CP: Those earlier paintings came from a specific place. The line wasn’t only elegant, it was also aggressive – the source material for the figures was actually some pretty tough BDSM. They derived from the experience of seeing my friend being treated in hospital and having this sensation that her body had somehow already slipped into an image of itself and had lost its bodilessness.
RM: Because she had given herself over to the realm of medicine?
CP: There is also a literal giving over of the body in terms of fluids and those kinds of things. In addition to that, there was a distancing that happened. In a super-modernist way, her body was reduced to something mechanical. That work was related to grief, to losing something.
RM: When did your painting begin to change? If the earlier works were involved in a whittling down, Convivium is concerned with excess – a great big carnal toad, an exploding volcano, canvases saturated in boozy hues. There is a hedonistic, no-more-fucks-to-give eroticism to the new works. Like that moment where you have had one too many drinks and you become dangerously uninhibited …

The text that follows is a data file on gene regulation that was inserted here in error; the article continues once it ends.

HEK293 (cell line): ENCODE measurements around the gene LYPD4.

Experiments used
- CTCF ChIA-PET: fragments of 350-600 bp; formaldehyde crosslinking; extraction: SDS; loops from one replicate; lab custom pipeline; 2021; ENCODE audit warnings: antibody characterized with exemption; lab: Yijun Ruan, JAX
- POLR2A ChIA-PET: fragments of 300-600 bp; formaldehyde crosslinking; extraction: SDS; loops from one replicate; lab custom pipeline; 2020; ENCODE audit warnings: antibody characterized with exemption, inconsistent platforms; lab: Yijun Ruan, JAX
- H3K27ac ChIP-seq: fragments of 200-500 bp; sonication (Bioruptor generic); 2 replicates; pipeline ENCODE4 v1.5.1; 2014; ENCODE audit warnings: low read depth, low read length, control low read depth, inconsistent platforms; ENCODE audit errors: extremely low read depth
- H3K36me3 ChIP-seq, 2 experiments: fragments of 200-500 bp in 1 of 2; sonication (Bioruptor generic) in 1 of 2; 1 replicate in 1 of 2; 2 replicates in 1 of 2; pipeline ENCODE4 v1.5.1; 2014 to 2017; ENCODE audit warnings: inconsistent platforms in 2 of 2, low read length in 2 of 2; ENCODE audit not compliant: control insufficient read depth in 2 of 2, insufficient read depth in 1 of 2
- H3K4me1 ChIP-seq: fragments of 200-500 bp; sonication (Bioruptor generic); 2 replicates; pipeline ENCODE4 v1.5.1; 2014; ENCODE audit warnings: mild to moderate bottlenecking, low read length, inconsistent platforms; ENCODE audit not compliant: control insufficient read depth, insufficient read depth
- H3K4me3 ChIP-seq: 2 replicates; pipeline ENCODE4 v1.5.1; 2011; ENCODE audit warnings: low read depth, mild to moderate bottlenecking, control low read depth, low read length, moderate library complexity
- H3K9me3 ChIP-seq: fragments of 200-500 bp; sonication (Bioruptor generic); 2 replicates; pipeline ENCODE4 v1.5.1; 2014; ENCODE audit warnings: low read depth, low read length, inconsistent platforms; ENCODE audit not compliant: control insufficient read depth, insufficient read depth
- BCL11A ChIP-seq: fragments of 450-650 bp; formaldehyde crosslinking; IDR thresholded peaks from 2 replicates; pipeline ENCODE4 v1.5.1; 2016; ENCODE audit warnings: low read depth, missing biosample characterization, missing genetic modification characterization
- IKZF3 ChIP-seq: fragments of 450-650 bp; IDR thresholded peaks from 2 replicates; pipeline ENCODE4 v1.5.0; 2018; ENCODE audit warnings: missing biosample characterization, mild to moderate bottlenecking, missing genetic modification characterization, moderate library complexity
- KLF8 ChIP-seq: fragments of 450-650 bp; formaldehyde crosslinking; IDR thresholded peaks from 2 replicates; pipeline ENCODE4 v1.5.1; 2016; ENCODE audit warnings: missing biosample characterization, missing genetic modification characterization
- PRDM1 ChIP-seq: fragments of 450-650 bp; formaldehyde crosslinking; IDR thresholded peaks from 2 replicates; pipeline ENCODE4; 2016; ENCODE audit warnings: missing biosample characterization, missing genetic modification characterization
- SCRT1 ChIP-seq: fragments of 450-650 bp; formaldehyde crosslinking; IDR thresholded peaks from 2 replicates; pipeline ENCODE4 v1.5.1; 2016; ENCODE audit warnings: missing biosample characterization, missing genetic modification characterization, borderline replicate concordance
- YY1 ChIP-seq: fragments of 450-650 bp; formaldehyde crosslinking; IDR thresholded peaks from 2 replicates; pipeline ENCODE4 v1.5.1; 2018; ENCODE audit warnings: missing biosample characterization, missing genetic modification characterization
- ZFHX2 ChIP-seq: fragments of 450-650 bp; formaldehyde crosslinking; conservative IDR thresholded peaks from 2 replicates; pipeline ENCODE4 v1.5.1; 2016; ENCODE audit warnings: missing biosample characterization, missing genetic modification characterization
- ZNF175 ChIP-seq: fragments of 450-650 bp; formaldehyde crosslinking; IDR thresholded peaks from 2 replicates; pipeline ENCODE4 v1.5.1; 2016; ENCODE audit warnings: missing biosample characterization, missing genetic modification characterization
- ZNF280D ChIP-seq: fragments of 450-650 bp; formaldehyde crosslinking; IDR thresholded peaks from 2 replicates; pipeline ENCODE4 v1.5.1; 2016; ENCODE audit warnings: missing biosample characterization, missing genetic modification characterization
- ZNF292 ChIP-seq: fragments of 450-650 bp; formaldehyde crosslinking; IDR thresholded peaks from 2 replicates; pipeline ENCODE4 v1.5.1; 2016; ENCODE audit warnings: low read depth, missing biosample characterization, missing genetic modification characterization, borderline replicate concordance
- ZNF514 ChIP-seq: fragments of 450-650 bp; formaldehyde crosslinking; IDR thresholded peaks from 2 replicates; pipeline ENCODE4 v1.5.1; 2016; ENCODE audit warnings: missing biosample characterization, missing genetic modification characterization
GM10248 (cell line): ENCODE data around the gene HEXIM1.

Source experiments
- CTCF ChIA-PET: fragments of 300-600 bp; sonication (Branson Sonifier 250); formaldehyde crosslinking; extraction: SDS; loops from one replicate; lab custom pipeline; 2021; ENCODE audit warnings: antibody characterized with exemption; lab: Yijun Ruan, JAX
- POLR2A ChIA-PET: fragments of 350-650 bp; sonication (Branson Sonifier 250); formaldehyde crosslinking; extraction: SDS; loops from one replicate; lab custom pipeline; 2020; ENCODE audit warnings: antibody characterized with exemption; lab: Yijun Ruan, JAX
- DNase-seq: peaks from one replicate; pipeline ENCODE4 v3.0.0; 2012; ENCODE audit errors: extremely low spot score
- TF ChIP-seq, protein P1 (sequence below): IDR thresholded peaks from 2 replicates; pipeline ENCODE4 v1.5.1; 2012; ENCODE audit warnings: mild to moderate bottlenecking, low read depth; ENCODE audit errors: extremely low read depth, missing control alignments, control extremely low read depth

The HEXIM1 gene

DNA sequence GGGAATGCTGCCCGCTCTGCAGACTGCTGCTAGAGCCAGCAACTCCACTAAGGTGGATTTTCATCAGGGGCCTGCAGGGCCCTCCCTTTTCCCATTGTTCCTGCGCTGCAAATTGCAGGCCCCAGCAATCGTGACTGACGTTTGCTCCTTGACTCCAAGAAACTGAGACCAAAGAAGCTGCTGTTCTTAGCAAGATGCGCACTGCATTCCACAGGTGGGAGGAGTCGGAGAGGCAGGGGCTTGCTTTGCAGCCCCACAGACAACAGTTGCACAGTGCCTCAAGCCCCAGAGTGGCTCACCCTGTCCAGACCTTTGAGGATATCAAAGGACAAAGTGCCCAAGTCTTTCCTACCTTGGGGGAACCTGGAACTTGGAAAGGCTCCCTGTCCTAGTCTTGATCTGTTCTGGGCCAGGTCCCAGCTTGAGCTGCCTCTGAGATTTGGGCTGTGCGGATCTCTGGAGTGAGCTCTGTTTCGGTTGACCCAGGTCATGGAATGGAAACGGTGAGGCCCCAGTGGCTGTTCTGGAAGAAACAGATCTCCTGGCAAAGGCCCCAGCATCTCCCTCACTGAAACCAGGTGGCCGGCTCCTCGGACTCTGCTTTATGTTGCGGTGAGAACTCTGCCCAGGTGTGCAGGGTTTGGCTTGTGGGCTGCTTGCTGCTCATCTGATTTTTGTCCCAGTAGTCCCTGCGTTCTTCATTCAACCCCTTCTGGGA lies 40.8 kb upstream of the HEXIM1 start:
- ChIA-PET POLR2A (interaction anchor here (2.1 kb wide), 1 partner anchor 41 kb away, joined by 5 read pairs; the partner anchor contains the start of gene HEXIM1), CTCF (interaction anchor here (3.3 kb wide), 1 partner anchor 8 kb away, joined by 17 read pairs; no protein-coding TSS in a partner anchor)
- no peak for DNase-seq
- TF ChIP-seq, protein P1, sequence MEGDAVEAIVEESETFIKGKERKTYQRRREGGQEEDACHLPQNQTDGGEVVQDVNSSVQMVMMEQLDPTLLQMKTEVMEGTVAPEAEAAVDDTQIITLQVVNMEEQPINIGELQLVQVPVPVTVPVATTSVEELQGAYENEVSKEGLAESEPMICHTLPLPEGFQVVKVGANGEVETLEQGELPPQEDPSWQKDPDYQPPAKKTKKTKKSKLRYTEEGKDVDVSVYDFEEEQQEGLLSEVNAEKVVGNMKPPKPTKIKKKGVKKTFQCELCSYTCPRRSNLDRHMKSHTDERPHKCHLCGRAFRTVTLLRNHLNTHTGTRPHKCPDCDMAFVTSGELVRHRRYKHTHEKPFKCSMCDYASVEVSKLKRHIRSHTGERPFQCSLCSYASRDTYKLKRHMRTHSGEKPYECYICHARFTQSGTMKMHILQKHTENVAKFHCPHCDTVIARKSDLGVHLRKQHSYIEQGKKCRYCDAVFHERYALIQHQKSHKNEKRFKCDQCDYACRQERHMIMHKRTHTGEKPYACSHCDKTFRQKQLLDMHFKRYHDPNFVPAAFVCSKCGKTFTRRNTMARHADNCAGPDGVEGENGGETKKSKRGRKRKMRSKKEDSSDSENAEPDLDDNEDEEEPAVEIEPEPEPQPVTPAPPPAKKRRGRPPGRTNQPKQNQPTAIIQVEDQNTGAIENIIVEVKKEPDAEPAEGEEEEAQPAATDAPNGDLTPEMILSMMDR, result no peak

CP: I felt like I had exhausted the possibilities of what I could make with the process of reduction. I wanted to break things apart, let everything be available to me. When I first arrived at the British School in Rome [BSR], the work I was making felt so compressed and so distant from the things I was thinking and doing. It stopped exciting me. Around that time, the painter Ella Kruglyanskaya came to visit. I had met her previously when she came to visit the artist Alan Reid during a residency at Villa Lena in Tuscany, where we were all living and working in the middle of nowhere in the Italian countryside. In her talk at the BSR, she pointed out how all of the women in her paintings have sweat patches, that we all sweat and yet you never see that in painting. It struck a chord with me, maybe because I’m super-sweaty, so I did a talk shortly after and I talked about Ella while showing an image of me in a green Lycra catsuit at a party with huge dark sweat patches under my arms. There’s just something so interesting about bodily fluids and this idea that we should contain or be embarrassed by them somehow, or alternatively, as you say, have a no-more-fucks-to-giveattitude. Ella also talked about the attitude of the female protagonists in her paintings, and it made me think that I had removed any kind of attitude from the bodies I was painting. I knew I wanted my protagonists to have a personality, and to be more connected to what I was experiencing.